- Source: consumerfinance.gov
Treliant is an industry leader in servicemembers rights and benefits, and has deep expertise with respect to Servicemembers Civil Relief Act (SCRA) requirements through the life of auto loans. Treliant is best positioned to provide impactful analysis and expertise to lenders, banks, and financial institutions to meet regulatory requirements and withstand regulatory scrutiny pertaining to servicemembers’ auto loans.
The Consumer Financial Protection Bureau (CFPB) continues to make it known that they are acutely focused on servicemembers’ interactions with the financial ecosystem. With their third post in two months on the topic, the CFPB this time tackles the cost of servicemembers’ auto loans and wrongful repossessions. Auto loans and the servicing thereof has been another hot-button issue for the CFPB in general, with this post being the fifth in as many months. This follows the CFPB’s supervisory guidance regarding auto repossessions, issued in February 2022 and analyzed by Treliant’s Ellen Rose.
The CFPB sets the stage by providing data that has “shown that young servicemembers tend to take out auto loans soon after joining the military and carry more auto debt than their civilian peers.” They add that “by age 24, around 20 percent of young servicemembers have at least $20,000 in auto debt, which is nearly two-thirds of [their] typical base salary at that age.” The stage-setting is capped off with a subtle but important note that young servicemembers who serve for five years or less have higher delinquency and repossession rates, which is notable given the Servicemembers Civil Relief Act (SCRA) prohibition on repossessing an active duty servicemember’s vehicle without a court order. The stakes are generally higher for servicemembers that have negative financial events, such as a repossession or delinquency, as they are at risk of losing security clearances or even being discharged.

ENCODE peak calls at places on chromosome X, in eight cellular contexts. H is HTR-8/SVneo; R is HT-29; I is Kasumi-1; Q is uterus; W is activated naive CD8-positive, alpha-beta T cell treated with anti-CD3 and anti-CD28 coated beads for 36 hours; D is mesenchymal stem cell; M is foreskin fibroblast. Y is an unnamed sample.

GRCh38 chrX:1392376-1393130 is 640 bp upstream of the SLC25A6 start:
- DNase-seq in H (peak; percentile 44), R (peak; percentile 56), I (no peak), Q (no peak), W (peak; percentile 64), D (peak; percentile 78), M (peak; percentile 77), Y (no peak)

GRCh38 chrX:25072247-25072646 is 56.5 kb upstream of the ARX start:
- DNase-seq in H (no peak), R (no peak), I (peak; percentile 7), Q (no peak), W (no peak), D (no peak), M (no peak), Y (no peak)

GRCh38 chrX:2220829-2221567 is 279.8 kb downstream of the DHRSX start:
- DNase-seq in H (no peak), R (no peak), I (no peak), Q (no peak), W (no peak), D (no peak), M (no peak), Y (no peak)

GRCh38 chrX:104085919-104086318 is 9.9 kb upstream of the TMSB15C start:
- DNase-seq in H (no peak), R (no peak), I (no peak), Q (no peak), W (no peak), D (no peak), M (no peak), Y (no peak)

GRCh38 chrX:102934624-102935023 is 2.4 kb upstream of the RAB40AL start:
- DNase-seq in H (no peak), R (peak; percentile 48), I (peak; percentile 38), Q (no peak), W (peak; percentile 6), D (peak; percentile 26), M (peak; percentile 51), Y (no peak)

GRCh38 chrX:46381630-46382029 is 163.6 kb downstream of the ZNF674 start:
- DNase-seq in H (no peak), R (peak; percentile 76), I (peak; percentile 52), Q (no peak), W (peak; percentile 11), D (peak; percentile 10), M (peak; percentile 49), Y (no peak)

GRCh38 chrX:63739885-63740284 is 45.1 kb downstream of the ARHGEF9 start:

SCRA, as mentioned, protects servicemembers from repossession amongst other protections and benefits. In order for the servicemember to be protected from repossession, the servicemember must have:
- Originated the auto loan prior to entering active duty service; and
- Paid a deposit or installment on the contract prior to entering active duty service.
While the servicemember must have performed these actions, the onus is on the financial institution to determine that these loan events have occurred prior to active duty service. The servicemember is not required to submit military orders or proof of active duty when facing possible repossession; the financial institution must reasonably determine the active duty status of the borrower prior to repossessing the vehicle. Federal regulators have strictly enforced all provisions of SCRA and have levied numerous consent orders and lawsuits relating to auto repossession practices that violate the law.
The CFPB then referenced their February bulletin regarding wrongful repossessions, but added an interesting aside in this post that they are “concerned that the use of [technologies to locate vehicles for repossession] may disproportionally impact certain communities and… [are] taking steps to better understand their impact, including potential privacy concerns.” In their stage-setting, the CFPB made clear that they view young servicemembers as one of those communities that may be impacted disproportionally when compared to civilian populations.
Given recent attention paid by the CFPB to servicemembers and their rights under the law, financial institutions should heed the regulator’s numerous warnings and firm up all SCRA processes.